Greek Fire: Flames that Don’t Go Out - Deepstash

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Greek Fire: Flames that Don’t Go Out

Greek Fire: Flames that Don’t Go Out

When the Muslim fleet of the Umayyad Caliphate attempted to lay siege to the Byzantine city of Constantinople in 674, their ships were doused in flames. At first, the Muslims were not alarmed; fire was often used in naval warfare and could be put out easily with cloth, dirt, or water. This, however, was no ordinary fire. Once ignited, it could not be extinguished, and after the entire fleet had burned down, even the sea itself was set ablaze.




Archaeologists use the term “Baghdad battery” to refer to a ceramic pot, copper tube, and iron rod that were found in Iraq near what was once the capital of both the Parthian and subsequent Sasanian Empire. They believe the three distinct objects once fitted together to create a single device. Th...

The Antikythera mechanism, which was found to be over 2,200 years old, had functioned as an ancient computer.  

Created almost 2000 years ago, the Houfeng Didong Yi holds the honor of being the world’s first seismoscope. Its place of origin was China, a country that has been plagued by earthquakes for as long as its inhabitants can remember. Its creator was Zhang Heng, a distinguished astronomer, cartograp...

Damascus steel swords originated in the Middle East during the 9th century and were renowned for their appearance as well as their durability, being multiple times stronger and sharper than the Western swords used during the Crusades.

Archaeologists repeatedly stumble upon artifacts that seem way too advanced for the times from which they originate. The ancient Greeks, for instance, developed a clock capable of calculating and tracking planetary motions and solar eclipses among other things. These forward-thinking inventions a...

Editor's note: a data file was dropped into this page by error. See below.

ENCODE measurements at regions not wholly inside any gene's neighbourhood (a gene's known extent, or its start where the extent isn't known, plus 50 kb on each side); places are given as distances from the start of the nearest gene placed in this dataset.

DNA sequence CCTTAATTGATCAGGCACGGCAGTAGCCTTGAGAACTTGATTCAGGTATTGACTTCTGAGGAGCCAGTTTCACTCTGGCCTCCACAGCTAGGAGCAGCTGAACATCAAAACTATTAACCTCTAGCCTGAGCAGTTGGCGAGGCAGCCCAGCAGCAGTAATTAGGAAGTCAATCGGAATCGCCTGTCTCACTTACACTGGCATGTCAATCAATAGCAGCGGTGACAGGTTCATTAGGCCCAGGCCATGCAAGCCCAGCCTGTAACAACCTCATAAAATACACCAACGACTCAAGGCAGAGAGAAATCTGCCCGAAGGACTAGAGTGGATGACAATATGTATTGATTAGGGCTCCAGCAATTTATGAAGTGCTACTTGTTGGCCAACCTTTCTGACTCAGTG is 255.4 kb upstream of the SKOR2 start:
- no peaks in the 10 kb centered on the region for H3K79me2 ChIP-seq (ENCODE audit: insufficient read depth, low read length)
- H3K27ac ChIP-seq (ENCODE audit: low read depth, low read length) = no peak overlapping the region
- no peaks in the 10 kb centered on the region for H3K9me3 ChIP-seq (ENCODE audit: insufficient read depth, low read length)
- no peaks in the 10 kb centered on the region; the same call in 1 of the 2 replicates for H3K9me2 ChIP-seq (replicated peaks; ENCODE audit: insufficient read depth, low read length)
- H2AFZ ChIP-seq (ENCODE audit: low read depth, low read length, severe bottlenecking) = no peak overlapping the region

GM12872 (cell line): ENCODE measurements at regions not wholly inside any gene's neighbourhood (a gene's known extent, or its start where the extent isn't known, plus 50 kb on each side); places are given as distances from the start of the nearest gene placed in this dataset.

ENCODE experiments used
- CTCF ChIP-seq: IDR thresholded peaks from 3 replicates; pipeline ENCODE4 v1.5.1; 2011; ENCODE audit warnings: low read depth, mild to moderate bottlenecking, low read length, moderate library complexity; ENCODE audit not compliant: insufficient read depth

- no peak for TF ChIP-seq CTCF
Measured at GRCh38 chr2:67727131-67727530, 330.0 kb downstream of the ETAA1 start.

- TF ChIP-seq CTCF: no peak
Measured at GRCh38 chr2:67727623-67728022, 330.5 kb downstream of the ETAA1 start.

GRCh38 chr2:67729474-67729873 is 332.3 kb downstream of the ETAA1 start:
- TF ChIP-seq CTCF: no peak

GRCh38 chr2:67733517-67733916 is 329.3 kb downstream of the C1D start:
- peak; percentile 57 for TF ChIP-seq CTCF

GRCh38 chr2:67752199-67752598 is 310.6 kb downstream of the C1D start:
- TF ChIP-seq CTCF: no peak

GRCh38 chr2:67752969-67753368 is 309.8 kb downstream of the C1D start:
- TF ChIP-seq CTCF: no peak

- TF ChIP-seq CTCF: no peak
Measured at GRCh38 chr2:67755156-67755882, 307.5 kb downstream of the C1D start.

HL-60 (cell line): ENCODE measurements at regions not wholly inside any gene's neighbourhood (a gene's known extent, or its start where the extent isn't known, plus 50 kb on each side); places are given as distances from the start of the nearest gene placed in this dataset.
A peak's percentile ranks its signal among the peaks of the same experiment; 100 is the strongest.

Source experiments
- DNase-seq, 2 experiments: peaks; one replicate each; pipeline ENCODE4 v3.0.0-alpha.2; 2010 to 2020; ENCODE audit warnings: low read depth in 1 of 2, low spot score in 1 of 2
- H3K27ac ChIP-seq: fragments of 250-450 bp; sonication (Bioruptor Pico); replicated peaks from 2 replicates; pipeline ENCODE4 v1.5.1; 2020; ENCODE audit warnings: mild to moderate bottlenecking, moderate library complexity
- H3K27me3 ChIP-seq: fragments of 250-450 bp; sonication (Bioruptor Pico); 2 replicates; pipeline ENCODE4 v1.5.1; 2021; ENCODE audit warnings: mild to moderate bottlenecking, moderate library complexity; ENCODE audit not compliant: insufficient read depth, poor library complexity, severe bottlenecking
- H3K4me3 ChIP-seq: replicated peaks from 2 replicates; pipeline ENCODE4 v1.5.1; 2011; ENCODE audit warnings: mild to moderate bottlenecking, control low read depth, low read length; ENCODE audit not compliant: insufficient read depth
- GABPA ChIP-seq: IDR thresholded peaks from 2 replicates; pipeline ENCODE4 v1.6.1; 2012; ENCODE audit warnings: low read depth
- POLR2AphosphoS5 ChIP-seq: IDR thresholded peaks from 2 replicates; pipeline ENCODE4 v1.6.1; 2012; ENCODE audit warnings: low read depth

Archaeological excavations throughout the world reveal that, once in a while, ancient civilizations developed inventions that were decades if not centuries ahead of their time.

Many architectural projects of ancient Rome would not have been possible without Roman concrete. Also known as opus caementicium, Roman concrete was a hydraulic-setting cement mix consisting of volcanic ash and lime that bound rock fragments into “a single stone mass” and made them impre...

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Travelling to a historic destination is an unforgettable and incomparable experience. Getting to know a historically important city provides a deep and complete understanding of the events and moments that shaped and changed humanity. Ancient cities seem to live outside of time. From the historical settlements, long abandoned by people, sand literally pours, but at the sight of each of them, goosebumps run down the skin.



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